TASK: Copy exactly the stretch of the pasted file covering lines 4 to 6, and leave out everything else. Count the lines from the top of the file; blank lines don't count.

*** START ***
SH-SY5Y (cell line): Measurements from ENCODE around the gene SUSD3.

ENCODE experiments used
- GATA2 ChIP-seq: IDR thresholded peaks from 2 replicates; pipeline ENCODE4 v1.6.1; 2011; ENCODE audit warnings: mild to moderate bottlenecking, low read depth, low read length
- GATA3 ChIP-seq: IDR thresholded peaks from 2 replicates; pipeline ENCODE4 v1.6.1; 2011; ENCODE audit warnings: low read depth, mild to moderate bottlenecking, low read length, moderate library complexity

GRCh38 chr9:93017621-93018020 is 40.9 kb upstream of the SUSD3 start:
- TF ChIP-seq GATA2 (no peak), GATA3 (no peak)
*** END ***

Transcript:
- GATA3 ChIP-seq: IDR thresholded peaks from 2 replicates; pipeline ENCODE4 v1.6.1; 2011; ENCODE audit warnings: low read depth, mild to moderate bottlenecking, low read length, moderate library complexity

GRCh38 chr9:93017621-93018020 is 40.9 kb upstream of the SUSD3 start:
- TF ChIP-seq GATA2 (no peak), GATA3 (no peak)